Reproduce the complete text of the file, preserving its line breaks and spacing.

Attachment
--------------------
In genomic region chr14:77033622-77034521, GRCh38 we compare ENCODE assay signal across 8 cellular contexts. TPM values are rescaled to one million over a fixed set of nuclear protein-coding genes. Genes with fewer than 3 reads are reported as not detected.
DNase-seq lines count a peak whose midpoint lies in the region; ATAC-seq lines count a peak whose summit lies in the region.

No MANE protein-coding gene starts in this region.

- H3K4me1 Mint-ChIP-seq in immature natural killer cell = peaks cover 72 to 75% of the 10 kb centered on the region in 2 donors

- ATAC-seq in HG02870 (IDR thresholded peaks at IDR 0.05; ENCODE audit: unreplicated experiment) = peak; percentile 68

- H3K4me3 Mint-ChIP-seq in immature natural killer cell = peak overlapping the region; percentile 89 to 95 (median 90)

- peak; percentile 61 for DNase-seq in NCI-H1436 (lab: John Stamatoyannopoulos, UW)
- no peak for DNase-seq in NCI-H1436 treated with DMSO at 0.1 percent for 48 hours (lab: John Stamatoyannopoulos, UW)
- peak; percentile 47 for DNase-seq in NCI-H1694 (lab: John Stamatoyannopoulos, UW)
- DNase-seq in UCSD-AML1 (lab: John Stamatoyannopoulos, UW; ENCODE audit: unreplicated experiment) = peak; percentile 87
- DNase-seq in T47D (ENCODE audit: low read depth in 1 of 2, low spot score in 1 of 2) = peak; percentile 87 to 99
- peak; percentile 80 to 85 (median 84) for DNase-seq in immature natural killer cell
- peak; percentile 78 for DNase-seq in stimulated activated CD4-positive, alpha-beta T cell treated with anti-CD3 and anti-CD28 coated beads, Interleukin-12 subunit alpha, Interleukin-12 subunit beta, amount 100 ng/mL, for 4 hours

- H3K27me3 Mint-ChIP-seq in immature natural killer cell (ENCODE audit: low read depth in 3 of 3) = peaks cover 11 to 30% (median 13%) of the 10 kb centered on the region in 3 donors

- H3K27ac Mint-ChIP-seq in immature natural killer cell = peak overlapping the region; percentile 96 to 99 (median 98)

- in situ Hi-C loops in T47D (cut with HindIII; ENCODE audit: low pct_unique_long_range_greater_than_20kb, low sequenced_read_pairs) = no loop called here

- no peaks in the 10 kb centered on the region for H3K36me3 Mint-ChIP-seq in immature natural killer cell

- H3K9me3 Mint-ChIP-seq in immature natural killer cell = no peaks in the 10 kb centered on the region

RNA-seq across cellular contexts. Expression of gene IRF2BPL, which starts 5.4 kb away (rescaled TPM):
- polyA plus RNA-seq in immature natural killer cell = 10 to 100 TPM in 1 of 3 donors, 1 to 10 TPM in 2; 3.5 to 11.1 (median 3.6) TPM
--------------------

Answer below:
In genomic region chr14:77033622-77034521, GRCh38 we compare ENCODE assay signal across 8 cellular contexts. TPM values are rescaled to one million over a fixed set of nuclear protein-coding genes. Genes with fewer than 3 reads are reported as not detected.
DNase-seq lines count a peak whose midpoint lies in the region; ATAC-seq lines count a peak whose summit lies in the region.

No MANE protein-coding gene starts in this region.

- H3K4me1 Mint-ChIP-seq in immature natural killer cell = peaks cover 72 to 75% of the 10 kb centered on the region in 2 donors

- ATAC-seq in HG02870 (IDR thresholded peaks at IDR 0.05; ENCODE audit: unreplicated experiment) = peak; percentile 68

- H3K4me3 Mint-ChIP-seq in immature natural killer cell = peak overlapping the region; percentile 89 to 95 (median 90)

- peak; percentile 61 for DNase-seq in NCI-H1436 (lab: John Stamatoyannopoulos, UW)
- no peak for DNase-seq in NCI-H1436 treated with DMSO at 0.1 percent for 48 hours (lab: John Stamatoyannopoulos, UW)
- peak; percentile 47 for DNase-seq in NCI-H1694 (lab: John Stamatoyannopoulos, UW)
- DNase-seq in UCSD-AML1 (lab: John Stamatoyannopoulos, UW; ENCODE audit: unreplicated experiment) = peak; percentile 87
- DNase-seq in T47D (ENCODE audit: low read depth in 1 of 2, low spot score in 1 of 2) = peak; percentile 87 to 99
- peak; percentile 80 to 85 (median 84) for DNase-seq in immature natural killer cell
- peak; percentile 78 for DNase-seq in stimulated activated CD4-positive, alpha-beta T cell treated with anti-CD3 and anti-CD28 coated beads, Interleukin-12 subunit alpha, Interleukin-12 subunit beta, amount 100 ng/mL, for 4 hours

- H3K27me3 Mint-ChIP-seq in immature natural killer cell (ENCODE audit: low read depth in 3 of 3) = peaks cover 11 to 30% (median 13%) of the 10 kb centered on the region in 3 donors

- H3K27ac Mint-ChIP-seq in immature natural killer cell = peak overlapping the region; percentile 96 to 99 (median 98)

- in situ Hi-C loops in T47D (cut with HindIII; ENCODE audit: low pct_unique_long_range_greater_than_20kb, low sequenced_read_pairs) = no loop called here

- no peaks in the 10 kb centered on the region for H3K36me3 Mint-ChIP-seq in immature natural killer cell

- H3K9me3 Mint-ChIP-seq in immature natural killer cell = no peaks in the 10 kb centered on the region

RNA-seq across cellular contexts. Expression of gene IRF2BPL, which starts 5.4 kb away (rescaled TPM):
- polyA plus RNA-seq in immature natural killer cell = 10 to 100 TPM in 1 of 3 donors, 1 to 10 TPM in 2; 3.5 to 11.1 (median 3.6) TPM